Friday, November 07, 2008


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tag clouds of our most immediate times

everyone everywhere it seems is filled with hope and excitement now that obama is our president. it's such a wonderful, widespread, and unfamiliar feeling.

i began my morning class by asking students to think of a word that describes their reactions to the election. then, i explained, get a piece of chalk and write that word on the chalk board. if someone else has a similar feeling, they should use chalk to make the word more bold. i left the class, walked around lone mountain for about five minutes, and then returned to the class to find this tag cloud on the chalk board.

hope and new america were the boldest. so was relief and change and pride and excitement. other reactions were bandaid, walk the walk, amazed, yes we can, historical, AWW SHIT!, and monumental.

after we discussed the words on the chalk board, i asked, "how many of you know what tag clouds are?" two maybe three students raised their hands. so i launched and made a tag cloud by cutting and pasting two or three week's worth of our syllabus. "tag clouds," i explained, "are visual representations of repetitive and important information. they're usually made of pixels but they can also be made of chalk."

after that, and after talking about our next group show-and-tell project, we left the classroom and stepped into the california sun. we walked from lone mountain to gleeson library where the students disassembled their half of the election exhibit.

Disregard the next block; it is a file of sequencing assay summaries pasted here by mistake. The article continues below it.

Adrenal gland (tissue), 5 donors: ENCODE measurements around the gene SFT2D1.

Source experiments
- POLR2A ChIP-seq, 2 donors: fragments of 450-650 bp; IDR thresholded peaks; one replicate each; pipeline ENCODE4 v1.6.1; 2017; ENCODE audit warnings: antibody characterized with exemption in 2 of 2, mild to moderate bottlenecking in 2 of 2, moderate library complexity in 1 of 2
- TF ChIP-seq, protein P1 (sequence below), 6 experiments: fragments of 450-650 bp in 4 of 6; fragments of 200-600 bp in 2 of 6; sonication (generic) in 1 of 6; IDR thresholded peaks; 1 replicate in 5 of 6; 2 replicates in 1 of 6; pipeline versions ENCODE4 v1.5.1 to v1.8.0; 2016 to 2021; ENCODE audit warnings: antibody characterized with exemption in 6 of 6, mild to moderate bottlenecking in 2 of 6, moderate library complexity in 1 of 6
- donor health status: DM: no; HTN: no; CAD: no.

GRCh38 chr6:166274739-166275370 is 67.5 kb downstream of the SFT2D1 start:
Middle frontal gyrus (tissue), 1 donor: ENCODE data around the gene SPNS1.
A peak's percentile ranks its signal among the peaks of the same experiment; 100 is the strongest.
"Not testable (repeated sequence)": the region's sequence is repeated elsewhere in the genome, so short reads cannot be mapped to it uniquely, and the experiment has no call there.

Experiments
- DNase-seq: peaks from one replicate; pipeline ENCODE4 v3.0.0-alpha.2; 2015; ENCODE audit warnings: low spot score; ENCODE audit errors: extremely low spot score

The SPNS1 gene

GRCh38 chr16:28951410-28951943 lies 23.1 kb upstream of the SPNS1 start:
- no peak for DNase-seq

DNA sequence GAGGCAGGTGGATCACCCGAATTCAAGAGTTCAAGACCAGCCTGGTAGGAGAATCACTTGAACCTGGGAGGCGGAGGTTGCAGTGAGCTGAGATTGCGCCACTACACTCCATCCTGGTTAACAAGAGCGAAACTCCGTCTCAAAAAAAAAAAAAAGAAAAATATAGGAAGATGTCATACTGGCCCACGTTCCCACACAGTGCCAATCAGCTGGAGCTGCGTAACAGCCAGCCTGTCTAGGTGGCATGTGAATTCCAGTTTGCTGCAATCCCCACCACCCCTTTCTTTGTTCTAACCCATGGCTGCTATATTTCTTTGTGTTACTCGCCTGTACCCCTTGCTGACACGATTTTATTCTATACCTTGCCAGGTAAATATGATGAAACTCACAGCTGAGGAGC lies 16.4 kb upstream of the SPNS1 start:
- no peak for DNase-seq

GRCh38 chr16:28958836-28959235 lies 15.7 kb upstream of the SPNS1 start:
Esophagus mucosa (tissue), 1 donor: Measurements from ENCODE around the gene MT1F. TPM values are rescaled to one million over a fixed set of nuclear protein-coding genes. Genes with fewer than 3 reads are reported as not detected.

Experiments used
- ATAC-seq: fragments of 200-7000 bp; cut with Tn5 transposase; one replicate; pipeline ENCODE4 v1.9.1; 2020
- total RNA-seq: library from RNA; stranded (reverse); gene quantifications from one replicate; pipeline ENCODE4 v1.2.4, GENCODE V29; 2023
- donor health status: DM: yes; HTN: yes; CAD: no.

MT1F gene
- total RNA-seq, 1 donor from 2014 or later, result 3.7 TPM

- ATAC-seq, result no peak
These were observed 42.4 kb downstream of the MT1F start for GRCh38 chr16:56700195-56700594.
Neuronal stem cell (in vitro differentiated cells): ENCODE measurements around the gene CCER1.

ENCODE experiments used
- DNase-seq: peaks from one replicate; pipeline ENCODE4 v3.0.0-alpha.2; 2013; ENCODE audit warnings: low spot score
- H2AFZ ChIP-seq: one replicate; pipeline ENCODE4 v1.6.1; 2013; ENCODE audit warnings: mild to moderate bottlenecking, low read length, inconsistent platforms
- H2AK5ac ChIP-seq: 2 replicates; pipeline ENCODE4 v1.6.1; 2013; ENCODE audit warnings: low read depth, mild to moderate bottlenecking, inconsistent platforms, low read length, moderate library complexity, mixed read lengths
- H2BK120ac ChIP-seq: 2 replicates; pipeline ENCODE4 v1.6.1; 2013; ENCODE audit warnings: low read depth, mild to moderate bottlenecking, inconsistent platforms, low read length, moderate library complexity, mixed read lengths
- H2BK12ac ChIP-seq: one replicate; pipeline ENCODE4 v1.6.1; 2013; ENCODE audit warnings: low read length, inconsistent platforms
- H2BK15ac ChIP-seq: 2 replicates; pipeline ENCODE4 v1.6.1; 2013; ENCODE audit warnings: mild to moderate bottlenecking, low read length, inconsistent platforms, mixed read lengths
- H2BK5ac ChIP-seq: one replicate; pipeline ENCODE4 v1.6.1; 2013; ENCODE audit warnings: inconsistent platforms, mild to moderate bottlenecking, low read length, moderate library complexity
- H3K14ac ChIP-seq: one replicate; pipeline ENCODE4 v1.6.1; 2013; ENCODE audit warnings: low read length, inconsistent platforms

in the afternoon section of intro, i flipped the script.

i began by asking how many students know what a tag cloud is. about two or three raised their hands. so i showed them wordle. i cut and pasted a foghorn scene article and we discussed the resulting tag cloud. then i cut and pasted the first (of six) pages of obama's acceptance speech and we discussed the resulting tag cloud.

then i asked students to think of how they felt when they learned that obama was our president. and then i asked them to think of how they felt now, today, two days after the election. get a piece of chalk, i instructed, and write that word on the chalk board. if someone has written your word, go to the chalk board and make the word bolder.

then i walked out of the room. i walked up and down the hallway and up and down the stairs. and then i walked back into the room, walked up to the chalk board, and read the words my students wrote and made bolder.

proud. excited. hopeful. change. primal. elated. relief. happy. ¡si se puede! empowered. disbelief. yay! undecided. ecstatic. surprised. emotional. rollercoaster. shock. curious. aloha. inspired. stoked. and we've taken our country back! =)

Sunday, November 02, 2008

paper 2: 1984 in popular media

last week, i assigned my intro to media studies students their second paper.

Paper 2: 1984 in Popular Media
Intro to Media Studies
Professor Silver

For the last week and a half, we have been reading, discussing, and deciphering George Orwell’s 1984. We’ve discussed the Ministry of Truth, two-minute hate, telescreens, and surveillance society. We’ve analyzed the role of sex, the potential of the proles, and the purpose of war. And we’ve interpreted the symbolism of food, the othering of enemies, and the power of collective memory.

We’ve also been interpreting instances of 1984 in popular media, including Rage Against the Machine’s song and video “Testify” and Terry Gilliam’s film Brazil. Indeed, the wikipedia page “1984 in Popular Media” lists over a hundred uses of and references to Orwell’s 1984 in television, radio, film, music, books, comics, and video games.

For project two, I want you to select one element or scene from 1984 and one element or scene from another media text (book, film, music, poster, billboard, computer game) and say something original and interesting.

Things to consider:

o Select an element or scene from 1984 that interests you. Be sure to describe the scene with direct examples from the book.

o Select a media text that interests you. Your media text does not have to be from the “1984 in Popular Media” wikipedia page. When discussing your media text, assume your readers have little if any familiarity with it.